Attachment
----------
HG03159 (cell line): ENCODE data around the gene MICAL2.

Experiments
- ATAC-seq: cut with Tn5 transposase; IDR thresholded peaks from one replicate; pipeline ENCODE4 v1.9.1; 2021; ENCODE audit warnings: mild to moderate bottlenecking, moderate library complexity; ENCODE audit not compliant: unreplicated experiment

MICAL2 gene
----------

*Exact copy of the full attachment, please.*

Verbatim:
HG03159 (cell line): ENCODE data around the gene MICAL2.

Experiments
- ATAC-seq: cut with Tn5 transposase; IDR thresholded peaks from one replicate; pipeline ENCODE4 v1.9.1; 2021; ENCODE audit warnings: mild to moderate bottlenecking, moderate library complexity; ENCODE audit not compliant: unreplicated experiment

MICAL2 gene